Places That Increase Our Holiness

Learning to put away childish things

Sep 04, 2023

God Personal Growth Reflections Change Seasons
grayscale of two young girls laughing

Photo by Caroline Hernandez

When I was a child, I spoke and thought and reasoned as a child. But when I grew up, I put away childish things.

~1 Corinthians 13:11

I’ve been reflecting on this verse for some time now, especially as I’m nearing my 40s. The instruction is simple enough. But can I be honest? This is something I struggle with. Have for my entire adult life. I have always thought of myself as a child at heart, viewing the world with a childlike naiveté. I’d like to think it’s how God made me. Jesus even proclaims in Matthew 18:3 that “unless [we] turn and become like children, [we] will never enter the kingdom of heaven.” But what if this childlikeness becomes a crutch, preventing us from growing up and stepping into our adult roles? How do we reconcile the commands to “become like children” yet also to “put away childish things”?

These were the questions roaming around in my mind as I tried to understand God’s words. Not only am I struggling with this balance of seemingly two opposite directives, I have a strange resistance to it. I have so identified with this part of me, that it seems letting it go will mean losing an essential piece of my identity. How do we put something away but maintain its essence? I wondered.

Maybe it’s my middle-child nature, I tell myself. Not feeling that sense of responsibility that the oldest in the family does. Or perhaps it’s the pitfalls of adulthood that seem unappealing—paying bills, the 9-5 grind, the monotony, the physical aches of aging, relational conflict, the diminished enthusiasm for the little joys. Why would anyone willingly sign up for that? Is it any wonder some of us try to hold on to our youth as long as possible?

This is where I’m landing after much reflection—God doesn’t call us to places that will increase our pleasure and comfort, He calls us to places that will increase our holiness.

He is drawing us ever closer to a Christ-likeness. And that, undoubtedly, means transitioning into adulthood, with its plethora of opportunities to grow our character. Children, as pure as they are, have a cap on maturity for the mere fact that their brains only develop to a certain point at their age. It cannot go beyond that. Adults, by contrast, have the capacity to keep maturing.

Perhaps God asks us to put away childish things so that His work in us can be complete. Or rather, so that it can begin. How can we learn true forgiveness unless it doesn’t come naturally like it did in childhood? How can we learn the true meaning of friendship unless we face conflict, overcome it, and choose to maintain the relationship? Though most children may relate to others with ease, is it anything more than play? As much value as it holds, it doesn’t allow for the refining work God needs to do in us over time.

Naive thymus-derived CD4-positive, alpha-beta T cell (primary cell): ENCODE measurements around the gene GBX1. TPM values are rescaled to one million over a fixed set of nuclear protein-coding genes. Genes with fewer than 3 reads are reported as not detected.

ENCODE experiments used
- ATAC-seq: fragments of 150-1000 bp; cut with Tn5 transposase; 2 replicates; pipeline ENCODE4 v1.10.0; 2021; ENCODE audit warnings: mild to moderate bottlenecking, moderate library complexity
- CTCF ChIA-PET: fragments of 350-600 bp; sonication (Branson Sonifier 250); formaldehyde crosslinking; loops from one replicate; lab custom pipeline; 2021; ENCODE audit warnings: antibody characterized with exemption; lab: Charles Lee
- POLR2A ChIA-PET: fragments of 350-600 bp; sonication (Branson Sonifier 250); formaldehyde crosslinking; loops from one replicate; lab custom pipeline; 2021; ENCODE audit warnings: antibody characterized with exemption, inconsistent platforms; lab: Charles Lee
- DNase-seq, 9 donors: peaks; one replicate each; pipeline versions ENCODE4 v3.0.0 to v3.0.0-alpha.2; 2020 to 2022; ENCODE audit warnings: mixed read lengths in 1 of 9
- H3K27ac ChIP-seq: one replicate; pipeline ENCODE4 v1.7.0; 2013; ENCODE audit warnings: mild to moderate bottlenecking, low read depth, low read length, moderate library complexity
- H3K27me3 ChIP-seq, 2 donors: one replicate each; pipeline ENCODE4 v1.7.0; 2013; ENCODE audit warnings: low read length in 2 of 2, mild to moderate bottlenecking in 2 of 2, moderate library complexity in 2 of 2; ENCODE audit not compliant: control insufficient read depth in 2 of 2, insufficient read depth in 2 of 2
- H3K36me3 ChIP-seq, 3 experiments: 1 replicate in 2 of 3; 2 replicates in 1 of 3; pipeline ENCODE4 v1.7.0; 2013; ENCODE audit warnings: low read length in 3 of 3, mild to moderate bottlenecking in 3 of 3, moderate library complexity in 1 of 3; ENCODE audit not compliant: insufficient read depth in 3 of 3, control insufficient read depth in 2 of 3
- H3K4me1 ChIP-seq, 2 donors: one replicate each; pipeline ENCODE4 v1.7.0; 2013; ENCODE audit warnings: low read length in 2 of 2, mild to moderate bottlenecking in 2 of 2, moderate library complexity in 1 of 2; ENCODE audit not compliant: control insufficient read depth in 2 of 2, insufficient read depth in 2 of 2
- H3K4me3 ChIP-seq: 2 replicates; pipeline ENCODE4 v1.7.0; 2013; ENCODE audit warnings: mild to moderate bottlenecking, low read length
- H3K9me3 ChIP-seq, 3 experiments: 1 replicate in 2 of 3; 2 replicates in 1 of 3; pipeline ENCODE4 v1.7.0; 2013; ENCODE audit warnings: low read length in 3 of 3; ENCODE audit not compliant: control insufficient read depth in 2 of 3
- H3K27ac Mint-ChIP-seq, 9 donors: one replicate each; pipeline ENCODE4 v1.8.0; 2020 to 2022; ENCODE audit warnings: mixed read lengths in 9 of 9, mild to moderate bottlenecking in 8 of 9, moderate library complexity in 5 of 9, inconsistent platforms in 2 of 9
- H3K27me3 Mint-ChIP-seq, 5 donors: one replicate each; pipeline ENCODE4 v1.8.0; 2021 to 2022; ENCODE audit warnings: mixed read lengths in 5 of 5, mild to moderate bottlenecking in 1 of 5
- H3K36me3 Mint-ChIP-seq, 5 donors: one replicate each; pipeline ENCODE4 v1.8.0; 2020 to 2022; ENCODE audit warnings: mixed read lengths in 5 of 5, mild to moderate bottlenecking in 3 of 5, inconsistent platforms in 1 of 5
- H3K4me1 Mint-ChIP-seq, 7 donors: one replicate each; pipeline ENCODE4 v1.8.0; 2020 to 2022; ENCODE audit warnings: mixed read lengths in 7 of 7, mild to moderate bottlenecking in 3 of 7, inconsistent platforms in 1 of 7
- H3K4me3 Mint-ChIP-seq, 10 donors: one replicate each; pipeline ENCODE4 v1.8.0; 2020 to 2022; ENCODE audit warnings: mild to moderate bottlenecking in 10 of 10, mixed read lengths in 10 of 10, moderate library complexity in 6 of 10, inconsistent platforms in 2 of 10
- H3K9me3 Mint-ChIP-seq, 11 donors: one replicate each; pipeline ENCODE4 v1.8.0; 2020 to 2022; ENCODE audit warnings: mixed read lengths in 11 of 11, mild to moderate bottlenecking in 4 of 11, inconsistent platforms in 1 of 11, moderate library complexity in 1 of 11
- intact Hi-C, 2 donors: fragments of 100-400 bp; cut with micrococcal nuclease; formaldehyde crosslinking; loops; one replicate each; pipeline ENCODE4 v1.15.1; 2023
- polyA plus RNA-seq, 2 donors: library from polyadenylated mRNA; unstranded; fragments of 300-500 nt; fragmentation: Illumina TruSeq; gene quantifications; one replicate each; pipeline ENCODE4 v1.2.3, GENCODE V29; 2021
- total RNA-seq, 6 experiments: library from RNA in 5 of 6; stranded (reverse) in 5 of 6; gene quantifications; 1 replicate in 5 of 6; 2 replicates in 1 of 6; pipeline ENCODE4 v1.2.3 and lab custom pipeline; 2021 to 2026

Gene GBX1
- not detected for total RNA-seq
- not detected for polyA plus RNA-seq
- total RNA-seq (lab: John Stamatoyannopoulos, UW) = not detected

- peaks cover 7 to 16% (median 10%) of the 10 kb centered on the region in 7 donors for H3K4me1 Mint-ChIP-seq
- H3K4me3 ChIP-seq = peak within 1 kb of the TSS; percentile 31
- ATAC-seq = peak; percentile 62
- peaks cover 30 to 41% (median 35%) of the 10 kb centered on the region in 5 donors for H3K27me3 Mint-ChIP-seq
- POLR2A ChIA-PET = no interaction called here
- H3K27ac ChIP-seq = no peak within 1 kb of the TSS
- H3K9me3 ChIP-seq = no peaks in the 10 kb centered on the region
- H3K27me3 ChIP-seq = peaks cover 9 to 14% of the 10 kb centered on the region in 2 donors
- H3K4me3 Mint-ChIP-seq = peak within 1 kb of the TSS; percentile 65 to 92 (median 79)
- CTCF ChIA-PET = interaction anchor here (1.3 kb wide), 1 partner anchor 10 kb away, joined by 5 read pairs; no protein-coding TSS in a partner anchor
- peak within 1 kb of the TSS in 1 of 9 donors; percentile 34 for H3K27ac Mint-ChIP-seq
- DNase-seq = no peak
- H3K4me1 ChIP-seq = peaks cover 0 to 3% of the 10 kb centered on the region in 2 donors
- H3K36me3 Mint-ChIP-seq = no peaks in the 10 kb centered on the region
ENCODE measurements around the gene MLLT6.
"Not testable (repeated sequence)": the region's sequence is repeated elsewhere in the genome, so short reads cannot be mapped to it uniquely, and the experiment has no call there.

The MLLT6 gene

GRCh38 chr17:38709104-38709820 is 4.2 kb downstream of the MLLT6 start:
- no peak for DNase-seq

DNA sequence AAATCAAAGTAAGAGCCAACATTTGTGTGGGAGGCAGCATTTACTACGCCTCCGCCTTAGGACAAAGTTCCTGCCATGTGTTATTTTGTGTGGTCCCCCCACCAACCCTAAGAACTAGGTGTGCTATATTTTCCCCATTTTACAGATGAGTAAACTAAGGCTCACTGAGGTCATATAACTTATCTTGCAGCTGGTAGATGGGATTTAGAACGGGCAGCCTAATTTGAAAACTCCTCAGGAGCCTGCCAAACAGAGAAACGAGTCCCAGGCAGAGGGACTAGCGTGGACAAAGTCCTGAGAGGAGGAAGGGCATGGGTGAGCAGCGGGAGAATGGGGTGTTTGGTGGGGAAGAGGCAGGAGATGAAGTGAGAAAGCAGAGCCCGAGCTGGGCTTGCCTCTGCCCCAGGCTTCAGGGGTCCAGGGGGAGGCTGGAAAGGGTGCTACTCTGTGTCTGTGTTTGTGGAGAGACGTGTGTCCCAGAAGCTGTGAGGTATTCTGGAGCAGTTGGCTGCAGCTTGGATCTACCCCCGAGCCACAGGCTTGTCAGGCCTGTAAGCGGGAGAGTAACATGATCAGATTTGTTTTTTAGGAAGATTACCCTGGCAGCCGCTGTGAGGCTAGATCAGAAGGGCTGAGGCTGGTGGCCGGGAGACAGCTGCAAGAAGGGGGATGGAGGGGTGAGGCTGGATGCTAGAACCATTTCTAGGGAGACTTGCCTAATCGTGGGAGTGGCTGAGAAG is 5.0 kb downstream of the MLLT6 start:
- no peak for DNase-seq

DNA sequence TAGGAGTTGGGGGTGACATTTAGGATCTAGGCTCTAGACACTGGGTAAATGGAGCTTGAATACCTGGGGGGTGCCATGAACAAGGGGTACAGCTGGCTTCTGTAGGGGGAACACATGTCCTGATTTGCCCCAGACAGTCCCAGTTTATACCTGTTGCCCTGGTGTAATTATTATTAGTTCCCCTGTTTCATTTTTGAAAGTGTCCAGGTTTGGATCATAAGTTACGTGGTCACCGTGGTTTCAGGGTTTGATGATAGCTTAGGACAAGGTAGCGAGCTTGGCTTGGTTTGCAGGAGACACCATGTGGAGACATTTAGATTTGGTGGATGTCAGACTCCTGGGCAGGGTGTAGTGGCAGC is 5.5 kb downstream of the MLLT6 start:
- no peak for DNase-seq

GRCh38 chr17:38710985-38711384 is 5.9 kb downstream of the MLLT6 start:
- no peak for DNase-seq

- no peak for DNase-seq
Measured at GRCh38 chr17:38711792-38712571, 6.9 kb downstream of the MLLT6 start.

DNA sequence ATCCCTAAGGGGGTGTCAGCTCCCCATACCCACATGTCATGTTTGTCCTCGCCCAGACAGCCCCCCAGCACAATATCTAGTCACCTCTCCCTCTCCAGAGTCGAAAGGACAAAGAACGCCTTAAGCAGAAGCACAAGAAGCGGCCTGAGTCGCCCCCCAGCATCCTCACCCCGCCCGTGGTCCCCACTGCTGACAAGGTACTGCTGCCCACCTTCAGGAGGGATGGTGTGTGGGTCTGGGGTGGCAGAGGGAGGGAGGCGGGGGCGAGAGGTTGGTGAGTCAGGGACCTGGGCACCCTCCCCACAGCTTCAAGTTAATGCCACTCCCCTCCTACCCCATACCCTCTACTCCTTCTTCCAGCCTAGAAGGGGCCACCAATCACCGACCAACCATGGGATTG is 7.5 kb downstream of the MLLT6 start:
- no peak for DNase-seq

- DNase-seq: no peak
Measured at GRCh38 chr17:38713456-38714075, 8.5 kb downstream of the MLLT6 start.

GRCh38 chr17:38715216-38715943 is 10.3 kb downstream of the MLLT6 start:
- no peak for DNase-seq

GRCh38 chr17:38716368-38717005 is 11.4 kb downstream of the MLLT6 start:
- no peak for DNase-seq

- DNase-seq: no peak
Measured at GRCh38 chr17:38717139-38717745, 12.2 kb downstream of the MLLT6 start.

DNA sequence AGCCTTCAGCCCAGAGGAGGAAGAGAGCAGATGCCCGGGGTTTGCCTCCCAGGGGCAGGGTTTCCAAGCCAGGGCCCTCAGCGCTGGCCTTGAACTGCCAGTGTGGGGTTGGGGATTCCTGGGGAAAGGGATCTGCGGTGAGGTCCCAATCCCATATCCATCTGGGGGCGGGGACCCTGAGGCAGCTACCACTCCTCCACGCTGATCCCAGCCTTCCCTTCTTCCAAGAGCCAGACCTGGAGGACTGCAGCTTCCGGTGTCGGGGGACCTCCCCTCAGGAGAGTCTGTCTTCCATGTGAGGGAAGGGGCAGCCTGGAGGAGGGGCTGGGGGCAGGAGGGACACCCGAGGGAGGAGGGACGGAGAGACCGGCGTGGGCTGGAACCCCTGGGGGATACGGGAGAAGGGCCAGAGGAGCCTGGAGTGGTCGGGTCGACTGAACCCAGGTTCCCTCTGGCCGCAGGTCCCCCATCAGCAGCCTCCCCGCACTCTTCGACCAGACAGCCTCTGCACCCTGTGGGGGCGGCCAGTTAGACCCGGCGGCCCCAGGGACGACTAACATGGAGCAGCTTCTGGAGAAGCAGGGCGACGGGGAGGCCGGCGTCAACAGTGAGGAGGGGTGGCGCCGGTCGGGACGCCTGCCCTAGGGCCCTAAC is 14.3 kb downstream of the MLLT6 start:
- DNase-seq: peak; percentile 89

I am realizing now that my resistance to growing up is largely fear-based… an avoidance of all the hard stuff of adulting. Strife, rejection, betrayal, heartbreak, cruelty, grief—all the things we try to shield our children from. My sensitive heart aches too easily, it doesn’t take much. Grow thicker skin, they say. How can I have thick skin but ensure it’s also thin enough to empathize with others’ pain? To let my heart be moved to the point of taking righteous action without shattering? These are things I’m still learning.

I do know this—every season God has us in has a purpose, and it lasts as long as it needs to for us to learn the lesson contained within it.

What season are you in? What are you finding difficult to let go of? God is asking each one of us to “put away” something. Greed, lust, selfishness, anger, hatred, jealousy, the list is endless. We are being called to a more mature way of being and relating. Our resistance will only serve to prolong our growth and all the astonishing things God wants to do in us and through us. So we begin relinquishing to Him all the areas in which we refuse to evolve, knowing the plans God has for us, “plans to prosper [us] and not to harm [us], plans to give [us] hope and a future” (Jeremiah 29:11).

Will I put away all childish things tomorrow? Probably not. But I can work on being less selfish, more forgiving, quicker to apologize first. I can take steps, praying for the strength to change along the way. And I can shift my perspective about adulthood. Does it have challenges? Absolutely. But it also has immeasurable joys—the relishing of a close relationship with God, the rewarding feeling of accomplishing a meaningful goal, the cherished sense of community, countless opportunities to make a difference in the lives of others, the delight of sharing one’s gifts with the world.

These are the offerings on the other side of relinquishing. For God never asks us to surrender something without having something better to offer us in its place. We are His children, after all, and He knows what we truly need. As tempting as it is to hold on to our childish ways, we can choose to embrace a holier calling. We can lean into the daunting task of growing up while still carrying with us the gems of childhood—curiosity, playfulness, a zest for life, and a willingness to learn and figure things out. Maybe in heaven I’ll get to be a child forever, but for now, I’ll stubbornly put away childish things.